Pedantry: "Fast", please; not "Lent"

What is this strangeness to be found in use among English-speaking Orthodox people, and now seemingly found in calendars, of referring to all fasting periods as "lent"?

The word lent is from an Old English word meaning springtime.  Among Christians, it probably came to be used as a sort of shorthand for the lenten fast - literally, the great fast prior to Easter which, in the northern hemisphere where the terminology was coined, always takes place during the spring.

There are other fasting seasons throughout the year, of course, but some Orthodox Christians also call these by the name "lent", as though the word is some sort of synonym for fast, which, of course, it isn't.  It is not unusual to hear such expressions as Dormition lent, Apostles' lent, and so forth.  This makes no sense.  They are fasts, not lents.

I would be interested to learn what terminology is used in Russian or Greek, for example, to refer to the fasting seasons.  I assume that it is some word for "fast" and not a time of year.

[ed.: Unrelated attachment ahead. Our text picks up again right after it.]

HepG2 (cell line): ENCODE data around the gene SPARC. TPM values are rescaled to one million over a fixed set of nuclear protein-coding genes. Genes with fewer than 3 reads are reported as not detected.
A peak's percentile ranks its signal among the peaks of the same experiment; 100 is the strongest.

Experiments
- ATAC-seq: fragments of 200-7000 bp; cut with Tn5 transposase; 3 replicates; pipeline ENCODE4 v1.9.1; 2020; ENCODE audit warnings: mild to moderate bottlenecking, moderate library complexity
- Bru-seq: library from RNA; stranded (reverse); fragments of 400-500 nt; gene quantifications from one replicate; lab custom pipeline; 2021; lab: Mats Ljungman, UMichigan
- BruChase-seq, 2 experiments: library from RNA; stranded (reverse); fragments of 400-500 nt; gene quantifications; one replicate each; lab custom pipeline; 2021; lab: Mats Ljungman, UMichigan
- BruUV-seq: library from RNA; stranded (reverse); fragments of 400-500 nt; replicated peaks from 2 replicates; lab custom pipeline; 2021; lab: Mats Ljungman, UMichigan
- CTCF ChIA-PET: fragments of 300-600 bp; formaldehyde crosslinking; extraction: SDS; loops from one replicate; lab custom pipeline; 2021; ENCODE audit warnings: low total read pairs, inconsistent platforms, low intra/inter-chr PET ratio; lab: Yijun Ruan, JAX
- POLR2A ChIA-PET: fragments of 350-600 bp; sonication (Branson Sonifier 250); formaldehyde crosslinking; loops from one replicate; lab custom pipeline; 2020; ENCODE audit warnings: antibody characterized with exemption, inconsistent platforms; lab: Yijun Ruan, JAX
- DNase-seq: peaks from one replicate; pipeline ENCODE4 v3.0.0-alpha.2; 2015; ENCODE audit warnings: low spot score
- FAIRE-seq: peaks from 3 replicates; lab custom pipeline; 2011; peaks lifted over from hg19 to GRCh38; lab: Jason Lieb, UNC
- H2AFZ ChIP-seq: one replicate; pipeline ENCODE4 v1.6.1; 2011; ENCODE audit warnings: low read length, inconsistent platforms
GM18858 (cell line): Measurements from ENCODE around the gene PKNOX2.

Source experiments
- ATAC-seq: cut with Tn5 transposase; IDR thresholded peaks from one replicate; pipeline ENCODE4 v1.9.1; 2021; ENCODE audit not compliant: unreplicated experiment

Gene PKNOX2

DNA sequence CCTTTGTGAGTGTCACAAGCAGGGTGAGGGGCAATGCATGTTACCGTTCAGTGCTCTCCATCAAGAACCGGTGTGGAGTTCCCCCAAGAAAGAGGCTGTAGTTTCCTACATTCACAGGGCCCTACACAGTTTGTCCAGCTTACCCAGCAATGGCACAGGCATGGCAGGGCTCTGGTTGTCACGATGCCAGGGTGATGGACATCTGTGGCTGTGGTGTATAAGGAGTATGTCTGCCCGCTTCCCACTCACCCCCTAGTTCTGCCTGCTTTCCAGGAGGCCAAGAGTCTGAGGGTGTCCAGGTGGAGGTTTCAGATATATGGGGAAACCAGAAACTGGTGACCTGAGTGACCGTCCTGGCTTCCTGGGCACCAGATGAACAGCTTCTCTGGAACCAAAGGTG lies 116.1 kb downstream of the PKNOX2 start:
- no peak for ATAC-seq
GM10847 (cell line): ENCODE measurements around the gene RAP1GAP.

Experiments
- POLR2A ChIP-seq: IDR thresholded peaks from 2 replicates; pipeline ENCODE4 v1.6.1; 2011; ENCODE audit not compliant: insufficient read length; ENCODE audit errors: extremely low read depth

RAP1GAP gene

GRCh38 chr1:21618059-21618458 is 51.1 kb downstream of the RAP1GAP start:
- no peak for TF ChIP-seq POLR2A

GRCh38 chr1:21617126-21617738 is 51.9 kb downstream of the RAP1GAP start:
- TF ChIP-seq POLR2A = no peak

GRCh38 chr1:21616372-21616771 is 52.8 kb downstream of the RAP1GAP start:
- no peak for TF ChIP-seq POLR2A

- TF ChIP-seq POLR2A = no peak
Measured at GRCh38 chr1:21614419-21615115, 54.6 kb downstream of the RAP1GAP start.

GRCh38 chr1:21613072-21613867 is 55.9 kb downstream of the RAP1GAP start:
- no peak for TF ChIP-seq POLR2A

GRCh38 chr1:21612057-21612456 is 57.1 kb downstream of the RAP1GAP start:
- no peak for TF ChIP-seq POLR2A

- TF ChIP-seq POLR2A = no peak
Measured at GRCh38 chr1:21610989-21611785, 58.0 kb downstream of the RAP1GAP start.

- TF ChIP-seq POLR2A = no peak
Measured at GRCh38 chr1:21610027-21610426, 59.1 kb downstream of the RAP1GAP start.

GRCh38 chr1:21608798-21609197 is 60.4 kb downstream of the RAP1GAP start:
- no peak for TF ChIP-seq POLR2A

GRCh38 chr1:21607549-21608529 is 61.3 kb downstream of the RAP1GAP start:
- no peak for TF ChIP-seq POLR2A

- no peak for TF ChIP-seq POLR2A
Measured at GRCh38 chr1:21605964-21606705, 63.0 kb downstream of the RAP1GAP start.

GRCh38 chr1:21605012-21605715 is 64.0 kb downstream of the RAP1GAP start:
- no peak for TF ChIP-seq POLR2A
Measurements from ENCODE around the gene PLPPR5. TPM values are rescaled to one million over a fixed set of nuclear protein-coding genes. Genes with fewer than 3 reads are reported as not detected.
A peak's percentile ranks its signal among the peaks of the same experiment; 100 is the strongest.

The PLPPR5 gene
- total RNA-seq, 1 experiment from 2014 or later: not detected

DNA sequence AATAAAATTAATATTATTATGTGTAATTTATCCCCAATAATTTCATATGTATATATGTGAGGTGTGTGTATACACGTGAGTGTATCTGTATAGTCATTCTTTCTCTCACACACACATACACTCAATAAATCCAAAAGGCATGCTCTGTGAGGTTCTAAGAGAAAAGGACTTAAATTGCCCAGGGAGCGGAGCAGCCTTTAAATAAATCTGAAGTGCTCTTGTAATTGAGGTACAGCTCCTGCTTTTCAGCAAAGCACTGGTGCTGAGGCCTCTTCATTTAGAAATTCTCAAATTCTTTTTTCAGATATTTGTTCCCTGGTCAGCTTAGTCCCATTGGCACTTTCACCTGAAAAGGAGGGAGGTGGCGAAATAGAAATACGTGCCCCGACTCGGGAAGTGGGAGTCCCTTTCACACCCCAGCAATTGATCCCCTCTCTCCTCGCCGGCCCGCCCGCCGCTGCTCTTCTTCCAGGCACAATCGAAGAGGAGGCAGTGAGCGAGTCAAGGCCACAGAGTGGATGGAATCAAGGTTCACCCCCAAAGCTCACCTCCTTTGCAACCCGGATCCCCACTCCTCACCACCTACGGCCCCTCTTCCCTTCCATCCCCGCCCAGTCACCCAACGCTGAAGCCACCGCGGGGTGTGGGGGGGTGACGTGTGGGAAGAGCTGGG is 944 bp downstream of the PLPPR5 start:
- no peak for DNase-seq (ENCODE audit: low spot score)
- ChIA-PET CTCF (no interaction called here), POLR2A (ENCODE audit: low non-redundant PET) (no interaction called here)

Just saying.

4 responses:

Anonymous said...

Lent: same root as "long" - nearest modern cognate is "lengthen", which is what the daylight's doing at the time ...

Jon Marc said...

I have no idea what those Greeks ;-) call the fasts, but in Russian it's "post," with modifiers to denote which one. Gi'iz/Amharic also only use one word ("tsom") with modifiers.

I think this may originate with our brothers and sisters who don't speak English as a first language - God knows when studying other languages I've tended to use words in situations where they're not normally used, and I think in this case it's easy enough to hear "lent" and think, 'Ah, is being word for "post"!' (It's certainly how my godmother uses "lent.")

Pete said...

Haha, I was just pondering Father Thomas Hopko's book...

"Lenten Spring"

Michael Astley said...

Indeed, Pete! :-) A tautologous title if ever I saw one.

Thank you, anonymous, for the expanded etymology. That does make sense.

And yes, Jon Marc, I suspect you may be right. Still, native English speakers ought to know better.

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